I’ve made them available on my Etsy Store.  As I continue to create easy guides for the Color Scheme Game, the Extended Color Scheme Game as well as templates for the color wheels, I’ll make the new items available.

Using a pair of near complements works well for a quick sketchbook drawing.

View of Blast Furnaces through the windows.

The blast furnaces as seen through the windows of the SteelStacks cabaret are far more impressive than I’ve shown in this sketch.  One of these days I’ll focus my attention just on these metal giants that look like an ocean liner docked on the outskirts of Bethlehem, PA.

I started with a simple line drawing using a dip pen in Noodler’s Black Swan in English Roses ink.  I added a wash of slightly toned down cadmium orange on the blast furnaces, allowing the ink to bleed into the wash.  The final touch was a pale wash of dioxazine Purple, again allowing the ink to bleed.

Because the ink has such a red tone to it, the resulting colors appear to be more an extended analogous color scheme than near complements.  The only watercolor hues I used were Cadmium Orange and Dioxazine Purple.  The purple was my cool color that was warmed by the ink bleed.

 

Dominant complements of red and green are tied together with high key (light value) complements of yellow and purple.

Lisa Parry at the Blues Jam

Using watercolor and ink together allows for things to happen on their own.  Colors can bleed into one another, blurring edges beautifully and mixing to just the right color to allow a sketch to come to life.  The red watercolor mixed with the Blue Nose Bear ink to produce a wonderful, subtle (and pale) purple suggesting a slightly shadowed lower face and neck.  It did not bleed enough to reach the cheek and side of the forehead, nor the tip of the ear.  Here, the yellow suggests a bit of light hitting the face.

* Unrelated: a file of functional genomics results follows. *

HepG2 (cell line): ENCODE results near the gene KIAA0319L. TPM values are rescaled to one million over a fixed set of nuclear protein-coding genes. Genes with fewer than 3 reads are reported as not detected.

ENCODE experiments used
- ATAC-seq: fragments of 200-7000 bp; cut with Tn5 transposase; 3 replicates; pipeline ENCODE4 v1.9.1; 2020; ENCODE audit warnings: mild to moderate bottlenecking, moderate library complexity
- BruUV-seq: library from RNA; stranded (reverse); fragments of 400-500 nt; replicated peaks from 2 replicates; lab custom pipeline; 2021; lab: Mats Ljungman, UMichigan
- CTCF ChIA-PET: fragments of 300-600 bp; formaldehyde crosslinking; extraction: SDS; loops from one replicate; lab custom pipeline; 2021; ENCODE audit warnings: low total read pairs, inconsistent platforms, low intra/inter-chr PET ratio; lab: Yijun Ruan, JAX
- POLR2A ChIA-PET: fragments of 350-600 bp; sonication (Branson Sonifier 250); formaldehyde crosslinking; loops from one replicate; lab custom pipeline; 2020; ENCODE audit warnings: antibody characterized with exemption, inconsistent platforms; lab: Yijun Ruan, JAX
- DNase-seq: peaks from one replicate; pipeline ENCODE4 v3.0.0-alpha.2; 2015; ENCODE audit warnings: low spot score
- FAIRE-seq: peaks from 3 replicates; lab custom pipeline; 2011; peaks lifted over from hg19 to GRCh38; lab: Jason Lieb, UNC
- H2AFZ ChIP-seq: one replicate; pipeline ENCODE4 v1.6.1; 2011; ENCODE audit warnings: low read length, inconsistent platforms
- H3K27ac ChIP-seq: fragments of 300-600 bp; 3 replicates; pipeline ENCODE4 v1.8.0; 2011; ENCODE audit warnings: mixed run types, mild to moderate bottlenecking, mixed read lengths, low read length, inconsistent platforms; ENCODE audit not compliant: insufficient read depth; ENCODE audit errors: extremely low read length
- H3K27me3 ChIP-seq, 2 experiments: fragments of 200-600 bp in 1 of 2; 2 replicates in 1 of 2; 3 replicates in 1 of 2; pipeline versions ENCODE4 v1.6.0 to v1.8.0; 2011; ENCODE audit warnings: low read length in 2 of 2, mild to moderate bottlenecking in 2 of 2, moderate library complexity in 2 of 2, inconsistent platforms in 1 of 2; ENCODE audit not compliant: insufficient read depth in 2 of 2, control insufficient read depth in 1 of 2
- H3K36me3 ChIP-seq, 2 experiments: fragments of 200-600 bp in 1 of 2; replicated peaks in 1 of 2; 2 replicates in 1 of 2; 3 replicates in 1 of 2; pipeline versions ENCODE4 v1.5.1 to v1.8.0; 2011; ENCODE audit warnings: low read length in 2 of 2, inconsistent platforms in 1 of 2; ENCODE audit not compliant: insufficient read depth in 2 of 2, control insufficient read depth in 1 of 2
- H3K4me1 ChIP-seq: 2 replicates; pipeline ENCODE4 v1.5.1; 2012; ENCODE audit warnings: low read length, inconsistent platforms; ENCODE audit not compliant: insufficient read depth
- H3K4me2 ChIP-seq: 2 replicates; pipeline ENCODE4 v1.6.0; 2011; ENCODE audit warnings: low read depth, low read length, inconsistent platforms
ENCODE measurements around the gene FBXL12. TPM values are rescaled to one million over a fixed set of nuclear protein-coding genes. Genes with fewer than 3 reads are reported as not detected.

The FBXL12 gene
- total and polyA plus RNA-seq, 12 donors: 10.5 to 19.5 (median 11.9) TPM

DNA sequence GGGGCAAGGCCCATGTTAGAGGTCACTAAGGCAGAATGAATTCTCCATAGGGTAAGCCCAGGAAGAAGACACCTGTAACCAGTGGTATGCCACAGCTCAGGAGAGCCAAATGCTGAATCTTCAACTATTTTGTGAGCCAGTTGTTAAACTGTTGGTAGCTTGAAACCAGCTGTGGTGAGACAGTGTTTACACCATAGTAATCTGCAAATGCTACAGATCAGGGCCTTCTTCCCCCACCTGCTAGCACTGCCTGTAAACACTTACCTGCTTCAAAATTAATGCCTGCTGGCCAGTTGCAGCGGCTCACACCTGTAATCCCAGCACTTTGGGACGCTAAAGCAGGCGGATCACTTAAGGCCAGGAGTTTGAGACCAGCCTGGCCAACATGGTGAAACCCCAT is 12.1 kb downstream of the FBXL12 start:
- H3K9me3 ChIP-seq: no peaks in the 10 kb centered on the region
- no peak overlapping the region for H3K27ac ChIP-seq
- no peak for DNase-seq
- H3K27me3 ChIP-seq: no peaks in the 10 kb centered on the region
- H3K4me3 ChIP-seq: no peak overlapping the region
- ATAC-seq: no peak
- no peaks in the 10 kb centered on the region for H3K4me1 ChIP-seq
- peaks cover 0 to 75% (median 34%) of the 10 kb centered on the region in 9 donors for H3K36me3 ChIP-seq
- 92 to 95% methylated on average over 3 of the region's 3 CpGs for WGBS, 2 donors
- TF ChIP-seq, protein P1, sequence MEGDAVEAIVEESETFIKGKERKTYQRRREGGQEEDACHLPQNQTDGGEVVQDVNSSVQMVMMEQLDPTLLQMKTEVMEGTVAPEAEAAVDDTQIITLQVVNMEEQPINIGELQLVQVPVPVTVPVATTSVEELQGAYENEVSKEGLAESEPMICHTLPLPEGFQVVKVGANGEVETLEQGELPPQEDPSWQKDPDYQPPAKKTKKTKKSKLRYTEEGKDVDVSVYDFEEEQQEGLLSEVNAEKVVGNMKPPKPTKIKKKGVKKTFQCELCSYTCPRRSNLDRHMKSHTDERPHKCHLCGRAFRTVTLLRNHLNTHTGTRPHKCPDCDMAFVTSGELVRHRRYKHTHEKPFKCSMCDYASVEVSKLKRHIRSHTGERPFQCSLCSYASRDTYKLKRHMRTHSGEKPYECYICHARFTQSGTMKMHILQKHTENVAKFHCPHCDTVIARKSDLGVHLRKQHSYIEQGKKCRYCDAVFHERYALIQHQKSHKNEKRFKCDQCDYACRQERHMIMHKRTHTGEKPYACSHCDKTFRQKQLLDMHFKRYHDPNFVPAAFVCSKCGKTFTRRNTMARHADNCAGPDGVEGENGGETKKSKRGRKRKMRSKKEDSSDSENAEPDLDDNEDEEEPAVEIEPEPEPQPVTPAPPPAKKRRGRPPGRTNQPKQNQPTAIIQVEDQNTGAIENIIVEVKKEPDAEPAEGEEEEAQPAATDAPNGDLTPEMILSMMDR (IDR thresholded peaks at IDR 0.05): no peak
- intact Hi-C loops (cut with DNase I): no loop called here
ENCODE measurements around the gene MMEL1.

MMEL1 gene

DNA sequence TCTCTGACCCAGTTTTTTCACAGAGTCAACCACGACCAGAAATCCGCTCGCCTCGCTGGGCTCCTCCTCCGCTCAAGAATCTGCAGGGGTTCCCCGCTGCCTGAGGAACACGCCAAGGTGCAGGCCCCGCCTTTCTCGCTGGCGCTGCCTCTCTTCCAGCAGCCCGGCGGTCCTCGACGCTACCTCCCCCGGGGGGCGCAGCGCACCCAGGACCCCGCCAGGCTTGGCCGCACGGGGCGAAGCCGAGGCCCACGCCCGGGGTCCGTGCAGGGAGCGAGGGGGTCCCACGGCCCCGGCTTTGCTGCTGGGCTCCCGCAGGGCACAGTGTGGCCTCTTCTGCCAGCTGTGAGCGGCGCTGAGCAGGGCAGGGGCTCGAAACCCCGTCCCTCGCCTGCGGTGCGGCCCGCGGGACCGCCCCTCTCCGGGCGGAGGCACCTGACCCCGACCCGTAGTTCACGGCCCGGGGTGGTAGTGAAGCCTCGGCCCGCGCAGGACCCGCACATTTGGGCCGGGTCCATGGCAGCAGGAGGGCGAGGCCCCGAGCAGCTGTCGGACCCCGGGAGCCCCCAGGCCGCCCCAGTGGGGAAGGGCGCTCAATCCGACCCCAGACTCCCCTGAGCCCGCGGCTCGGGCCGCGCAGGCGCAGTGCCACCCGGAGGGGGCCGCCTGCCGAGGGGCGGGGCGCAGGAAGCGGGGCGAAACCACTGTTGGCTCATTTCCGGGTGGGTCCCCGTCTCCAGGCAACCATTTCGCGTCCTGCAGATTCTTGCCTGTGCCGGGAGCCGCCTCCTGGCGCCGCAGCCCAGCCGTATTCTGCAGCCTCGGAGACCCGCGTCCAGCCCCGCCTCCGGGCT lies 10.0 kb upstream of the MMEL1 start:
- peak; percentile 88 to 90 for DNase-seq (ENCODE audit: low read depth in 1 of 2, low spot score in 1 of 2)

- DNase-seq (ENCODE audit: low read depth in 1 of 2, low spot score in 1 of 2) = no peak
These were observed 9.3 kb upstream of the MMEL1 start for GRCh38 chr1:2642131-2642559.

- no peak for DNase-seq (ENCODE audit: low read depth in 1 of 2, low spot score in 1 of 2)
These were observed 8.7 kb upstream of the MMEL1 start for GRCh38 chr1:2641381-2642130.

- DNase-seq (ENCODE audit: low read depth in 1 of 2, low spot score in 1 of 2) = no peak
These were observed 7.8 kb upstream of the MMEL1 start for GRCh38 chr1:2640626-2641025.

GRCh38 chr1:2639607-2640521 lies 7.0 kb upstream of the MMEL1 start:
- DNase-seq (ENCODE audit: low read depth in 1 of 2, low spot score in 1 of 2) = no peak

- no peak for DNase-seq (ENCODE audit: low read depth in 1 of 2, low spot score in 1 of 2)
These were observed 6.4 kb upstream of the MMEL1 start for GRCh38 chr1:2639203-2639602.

Sketch: Drawn first with dip pen using Noodler’s Blue Nose Bear ink, followed by watercolor squeezed from a tube.

The first part of Lesson one was to create a color wheel showing full intensity of primary colors (yellow, red and blue) and secondary colors (orange, purple and green).  See previous post: Color as Value Lesson One.

The second part of lesson one is to make a value scale overlay that will be used for the color wheel in Lesson One as well as the color wheel you will create for Lesson Two.

Using a compass, draw a circle one inch larger in diameter than the circle you made for your first color chart.  My color chart is 7″ in diameter.  My value scale overlay is 8″ in diameter.  Within that circle, draw another circle the same diameter as your color wheel (7″).  Draw an inner circle 1/2″ in diameter.  Divide the section between the inner circle and the 7″ circle into eight equal bands of circles.  Paint the first band black and leave the outer band white.  Paint each of the inner six bands a progression of gray value.